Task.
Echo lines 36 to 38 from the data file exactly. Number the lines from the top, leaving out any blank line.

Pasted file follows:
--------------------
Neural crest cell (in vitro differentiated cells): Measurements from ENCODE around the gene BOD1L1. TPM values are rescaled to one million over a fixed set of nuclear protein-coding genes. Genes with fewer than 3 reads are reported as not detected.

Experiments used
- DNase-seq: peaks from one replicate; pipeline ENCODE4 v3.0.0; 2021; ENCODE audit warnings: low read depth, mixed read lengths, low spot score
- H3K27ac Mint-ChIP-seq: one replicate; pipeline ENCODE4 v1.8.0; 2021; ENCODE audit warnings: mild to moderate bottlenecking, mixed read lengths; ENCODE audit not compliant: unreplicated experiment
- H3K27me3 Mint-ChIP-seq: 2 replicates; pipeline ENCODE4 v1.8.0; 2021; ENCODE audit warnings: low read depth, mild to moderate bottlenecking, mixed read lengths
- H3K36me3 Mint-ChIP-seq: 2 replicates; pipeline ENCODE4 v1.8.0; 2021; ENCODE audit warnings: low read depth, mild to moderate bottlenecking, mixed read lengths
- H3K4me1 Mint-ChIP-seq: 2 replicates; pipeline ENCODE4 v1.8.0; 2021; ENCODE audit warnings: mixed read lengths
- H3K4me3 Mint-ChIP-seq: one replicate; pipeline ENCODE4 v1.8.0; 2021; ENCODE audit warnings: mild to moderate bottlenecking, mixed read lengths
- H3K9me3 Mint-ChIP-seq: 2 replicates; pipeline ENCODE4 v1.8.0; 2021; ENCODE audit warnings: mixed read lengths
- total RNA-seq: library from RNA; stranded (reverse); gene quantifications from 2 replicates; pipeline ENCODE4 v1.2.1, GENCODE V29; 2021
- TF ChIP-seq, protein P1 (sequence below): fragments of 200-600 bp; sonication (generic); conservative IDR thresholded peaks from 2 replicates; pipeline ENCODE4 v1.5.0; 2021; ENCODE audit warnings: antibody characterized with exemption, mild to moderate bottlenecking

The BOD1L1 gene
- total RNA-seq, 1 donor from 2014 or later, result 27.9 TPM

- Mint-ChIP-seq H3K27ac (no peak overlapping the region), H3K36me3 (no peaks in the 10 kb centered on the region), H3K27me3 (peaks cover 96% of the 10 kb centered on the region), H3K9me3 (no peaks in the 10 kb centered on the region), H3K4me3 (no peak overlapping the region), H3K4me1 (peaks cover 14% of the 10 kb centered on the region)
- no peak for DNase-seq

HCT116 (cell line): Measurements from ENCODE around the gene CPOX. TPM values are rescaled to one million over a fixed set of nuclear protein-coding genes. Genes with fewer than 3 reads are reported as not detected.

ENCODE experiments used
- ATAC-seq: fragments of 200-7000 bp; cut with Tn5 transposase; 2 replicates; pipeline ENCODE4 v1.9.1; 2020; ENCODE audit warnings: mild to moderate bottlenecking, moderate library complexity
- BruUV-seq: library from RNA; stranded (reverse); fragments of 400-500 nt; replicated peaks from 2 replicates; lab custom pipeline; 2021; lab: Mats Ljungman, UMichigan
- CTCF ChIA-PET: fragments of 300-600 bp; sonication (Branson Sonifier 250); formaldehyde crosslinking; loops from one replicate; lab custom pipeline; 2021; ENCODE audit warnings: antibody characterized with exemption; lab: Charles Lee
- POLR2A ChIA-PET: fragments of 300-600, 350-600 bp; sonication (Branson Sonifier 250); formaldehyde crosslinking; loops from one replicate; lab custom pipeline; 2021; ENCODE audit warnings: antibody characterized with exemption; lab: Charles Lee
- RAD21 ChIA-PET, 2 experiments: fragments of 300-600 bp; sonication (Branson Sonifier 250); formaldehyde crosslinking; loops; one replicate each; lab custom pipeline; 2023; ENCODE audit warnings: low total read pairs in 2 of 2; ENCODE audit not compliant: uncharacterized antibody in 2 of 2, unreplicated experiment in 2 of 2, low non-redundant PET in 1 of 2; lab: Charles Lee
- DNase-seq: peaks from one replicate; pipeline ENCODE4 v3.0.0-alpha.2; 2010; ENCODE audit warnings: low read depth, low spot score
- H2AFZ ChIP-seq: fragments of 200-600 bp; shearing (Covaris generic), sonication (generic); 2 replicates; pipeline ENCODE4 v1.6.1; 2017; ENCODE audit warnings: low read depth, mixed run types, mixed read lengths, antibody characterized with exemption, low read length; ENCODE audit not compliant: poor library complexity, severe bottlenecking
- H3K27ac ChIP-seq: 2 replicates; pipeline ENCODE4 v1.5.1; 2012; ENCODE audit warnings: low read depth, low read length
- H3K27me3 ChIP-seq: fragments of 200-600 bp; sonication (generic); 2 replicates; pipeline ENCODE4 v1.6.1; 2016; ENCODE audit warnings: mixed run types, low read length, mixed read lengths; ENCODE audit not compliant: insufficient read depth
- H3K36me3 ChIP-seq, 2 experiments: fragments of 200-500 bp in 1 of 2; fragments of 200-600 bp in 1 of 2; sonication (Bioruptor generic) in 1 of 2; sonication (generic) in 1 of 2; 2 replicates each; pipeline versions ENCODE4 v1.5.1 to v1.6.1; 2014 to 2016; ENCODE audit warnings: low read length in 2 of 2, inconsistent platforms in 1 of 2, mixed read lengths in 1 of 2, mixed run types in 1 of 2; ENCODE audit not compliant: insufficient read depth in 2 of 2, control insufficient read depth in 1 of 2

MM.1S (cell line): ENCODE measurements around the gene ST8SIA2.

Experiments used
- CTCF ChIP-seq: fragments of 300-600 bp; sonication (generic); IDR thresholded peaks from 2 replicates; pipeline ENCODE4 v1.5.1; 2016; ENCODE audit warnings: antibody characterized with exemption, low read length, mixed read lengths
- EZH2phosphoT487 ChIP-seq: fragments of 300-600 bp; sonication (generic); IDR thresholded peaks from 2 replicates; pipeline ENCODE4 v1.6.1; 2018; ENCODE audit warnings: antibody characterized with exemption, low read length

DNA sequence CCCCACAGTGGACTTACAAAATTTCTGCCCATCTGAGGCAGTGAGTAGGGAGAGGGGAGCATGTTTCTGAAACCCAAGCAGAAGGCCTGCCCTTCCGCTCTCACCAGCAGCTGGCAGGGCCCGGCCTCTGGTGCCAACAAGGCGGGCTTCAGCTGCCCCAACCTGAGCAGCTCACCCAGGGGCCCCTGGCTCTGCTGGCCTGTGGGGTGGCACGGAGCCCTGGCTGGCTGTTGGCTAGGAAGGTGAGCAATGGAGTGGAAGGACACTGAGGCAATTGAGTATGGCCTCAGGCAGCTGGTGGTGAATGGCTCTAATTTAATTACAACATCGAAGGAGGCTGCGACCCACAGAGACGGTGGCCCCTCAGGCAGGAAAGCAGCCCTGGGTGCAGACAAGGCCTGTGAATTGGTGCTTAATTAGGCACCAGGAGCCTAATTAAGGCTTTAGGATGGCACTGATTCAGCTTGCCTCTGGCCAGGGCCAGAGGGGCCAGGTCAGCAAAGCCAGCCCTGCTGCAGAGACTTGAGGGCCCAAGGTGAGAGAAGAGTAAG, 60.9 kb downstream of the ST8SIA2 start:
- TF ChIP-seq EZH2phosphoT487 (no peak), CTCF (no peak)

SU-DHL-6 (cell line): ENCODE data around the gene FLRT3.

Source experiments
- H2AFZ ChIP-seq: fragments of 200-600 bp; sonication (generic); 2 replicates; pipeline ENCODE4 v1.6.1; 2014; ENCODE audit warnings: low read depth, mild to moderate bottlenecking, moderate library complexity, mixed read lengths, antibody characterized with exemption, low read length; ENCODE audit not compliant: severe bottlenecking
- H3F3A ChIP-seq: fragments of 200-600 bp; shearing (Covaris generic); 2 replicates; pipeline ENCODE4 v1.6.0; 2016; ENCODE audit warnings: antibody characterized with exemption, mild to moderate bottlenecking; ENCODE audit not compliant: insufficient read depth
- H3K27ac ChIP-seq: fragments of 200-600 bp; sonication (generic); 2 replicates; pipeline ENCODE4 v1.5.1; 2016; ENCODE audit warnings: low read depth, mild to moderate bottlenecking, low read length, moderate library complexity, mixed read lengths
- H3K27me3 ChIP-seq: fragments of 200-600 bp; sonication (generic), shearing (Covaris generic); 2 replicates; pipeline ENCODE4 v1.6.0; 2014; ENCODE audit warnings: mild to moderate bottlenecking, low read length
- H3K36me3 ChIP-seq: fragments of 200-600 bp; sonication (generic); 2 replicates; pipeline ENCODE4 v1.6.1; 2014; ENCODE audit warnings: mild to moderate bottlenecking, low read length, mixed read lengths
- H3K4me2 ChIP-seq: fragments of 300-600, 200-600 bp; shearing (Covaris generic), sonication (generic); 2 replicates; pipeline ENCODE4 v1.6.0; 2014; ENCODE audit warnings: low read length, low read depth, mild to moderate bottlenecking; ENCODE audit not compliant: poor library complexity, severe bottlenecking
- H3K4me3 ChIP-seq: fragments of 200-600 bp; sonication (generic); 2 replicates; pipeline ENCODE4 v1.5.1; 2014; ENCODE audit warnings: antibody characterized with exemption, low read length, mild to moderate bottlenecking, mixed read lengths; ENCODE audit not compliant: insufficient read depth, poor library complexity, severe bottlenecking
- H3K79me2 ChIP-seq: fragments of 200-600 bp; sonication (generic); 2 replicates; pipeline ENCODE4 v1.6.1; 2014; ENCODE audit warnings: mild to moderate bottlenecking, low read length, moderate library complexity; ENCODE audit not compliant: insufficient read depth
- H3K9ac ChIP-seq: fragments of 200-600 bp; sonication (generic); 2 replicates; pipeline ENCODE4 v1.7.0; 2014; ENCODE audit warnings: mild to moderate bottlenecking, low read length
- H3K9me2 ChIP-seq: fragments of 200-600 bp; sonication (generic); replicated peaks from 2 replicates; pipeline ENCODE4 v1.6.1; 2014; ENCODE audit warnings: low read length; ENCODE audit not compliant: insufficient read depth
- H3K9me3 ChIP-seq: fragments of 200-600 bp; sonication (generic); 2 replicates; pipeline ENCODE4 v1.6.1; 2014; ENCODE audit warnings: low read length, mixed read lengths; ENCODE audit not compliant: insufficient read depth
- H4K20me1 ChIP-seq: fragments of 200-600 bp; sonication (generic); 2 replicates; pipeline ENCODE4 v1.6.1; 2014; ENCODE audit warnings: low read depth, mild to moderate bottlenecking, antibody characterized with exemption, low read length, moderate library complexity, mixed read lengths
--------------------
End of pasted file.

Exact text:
- H2AFZ ChIP-seq: fragments of 200-600 bp; sonication (generic); 2 replicates; pipeline ENCODE4 v1.6.1; 2014; ENCODE audit warnings: low read depth, mild to moderate bottlenecking, moderate library complexity, mixed read lengths, antibody characterized with exemption, low read length; ENCODE audit not compliant: severe bottlenecking
- H3F3A ChIP-seq: fragments of 200-600 bp; shearing (Covaris generic); 2 replicates; pipeline ENCODE4 v1.6.0; 2016; ENCODE audit warnings: antibody characterized with exemption, mild to moderate bottlenecking; ENCODE audit not compliant: insufficient read depth
- H3K27ac ChIP-seq: fragments of 200-600 bp; sonication (generic); 2 replicates; pipeline ENCODE4 v1.5.1; 2016; ENCODE audit warnings: low read depth, mild to moderate bottlenecking, low read length, moderate library complexity, mixed read lengths